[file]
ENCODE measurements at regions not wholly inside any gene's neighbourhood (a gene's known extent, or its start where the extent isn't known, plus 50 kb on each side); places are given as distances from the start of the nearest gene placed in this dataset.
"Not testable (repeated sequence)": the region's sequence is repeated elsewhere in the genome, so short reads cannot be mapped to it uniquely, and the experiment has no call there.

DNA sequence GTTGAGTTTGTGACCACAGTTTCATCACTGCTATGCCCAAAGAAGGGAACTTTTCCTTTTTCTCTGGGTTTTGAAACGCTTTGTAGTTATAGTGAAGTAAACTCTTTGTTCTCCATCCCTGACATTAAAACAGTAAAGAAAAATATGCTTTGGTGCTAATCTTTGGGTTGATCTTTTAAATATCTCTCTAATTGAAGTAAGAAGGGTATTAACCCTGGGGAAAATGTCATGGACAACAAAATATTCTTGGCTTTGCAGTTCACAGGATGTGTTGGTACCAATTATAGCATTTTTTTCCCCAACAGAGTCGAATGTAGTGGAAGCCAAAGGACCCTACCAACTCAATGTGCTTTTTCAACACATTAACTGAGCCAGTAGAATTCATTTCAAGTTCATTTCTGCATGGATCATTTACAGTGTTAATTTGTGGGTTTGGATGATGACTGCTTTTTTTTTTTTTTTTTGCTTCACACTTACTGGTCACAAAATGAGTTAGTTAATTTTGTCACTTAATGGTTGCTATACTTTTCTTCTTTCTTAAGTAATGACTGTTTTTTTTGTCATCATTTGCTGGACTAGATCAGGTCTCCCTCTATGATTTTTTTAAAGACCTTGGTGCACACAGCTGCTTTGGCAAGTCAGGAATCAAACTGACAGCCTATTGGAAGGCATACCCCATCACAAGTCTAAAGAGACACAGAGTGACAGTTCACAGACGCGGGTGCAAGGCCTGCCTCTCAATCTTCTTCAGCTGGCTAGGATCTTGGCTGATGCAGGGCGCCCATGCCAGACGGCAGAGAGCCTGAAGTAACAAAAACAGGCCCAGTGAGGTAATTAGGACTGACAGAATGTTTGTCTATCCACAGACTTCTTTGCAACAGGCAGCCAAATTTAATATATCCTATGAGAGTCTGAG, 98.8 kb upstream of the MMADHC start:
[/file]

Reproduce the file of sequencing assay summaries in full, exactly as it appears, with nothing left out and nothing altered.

ENCODE measurements at regions not wholly inside any gene's neighbourhood (a gene's known extent, or its start where the extent isn't known, plus 50 kb on each side); places are given as distances from the start of the nearest gene placed in this dataset.
"Not testable (repeated sequence)": the region's sequence is repeated elsewhere in the genome, so short reads cannot be mapped to it uniquely, and the experiment has no call there.

DNA sequence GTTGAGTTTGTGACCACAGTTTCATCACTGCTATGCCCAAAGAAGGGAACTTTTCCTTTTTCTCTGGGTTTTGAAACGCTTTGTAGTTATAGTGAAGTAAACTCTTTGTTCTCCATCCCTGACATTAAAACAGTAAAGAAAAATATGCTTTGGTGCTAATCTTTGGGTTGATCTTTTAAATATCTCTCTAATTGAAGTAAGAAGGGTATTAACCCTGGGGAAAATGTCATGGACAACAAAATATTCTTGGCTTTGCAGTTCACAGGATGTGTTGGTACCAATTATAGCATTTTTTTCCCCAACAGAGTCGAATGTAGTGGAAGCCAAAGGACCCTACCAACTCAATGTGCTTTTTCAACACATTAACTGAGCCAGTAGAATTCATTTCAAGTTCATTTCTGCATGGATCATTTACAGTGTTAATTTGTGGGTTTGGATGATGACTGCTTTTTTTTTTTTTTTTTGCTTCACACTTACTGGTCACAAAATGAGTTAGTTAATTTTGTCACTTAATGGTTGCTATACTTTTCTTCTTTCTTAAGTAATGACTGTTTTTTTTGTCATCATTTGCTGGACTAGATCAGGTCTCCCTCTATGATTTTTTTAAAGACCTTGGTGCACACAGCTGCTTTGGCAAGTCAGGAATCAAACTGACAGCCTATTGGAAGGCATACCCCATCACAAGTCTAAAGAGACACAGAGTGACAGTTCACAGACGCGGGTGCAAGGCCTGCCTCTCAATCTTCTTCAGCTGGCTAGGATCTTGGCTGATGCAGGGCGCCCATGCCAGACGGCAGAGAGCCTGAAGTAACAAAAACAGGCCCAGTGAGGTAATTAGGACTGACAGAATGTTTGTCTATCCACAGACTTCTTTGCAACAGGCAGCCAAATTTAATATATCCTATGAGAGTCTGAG, 98.8 kb upstream of the MMADHC start: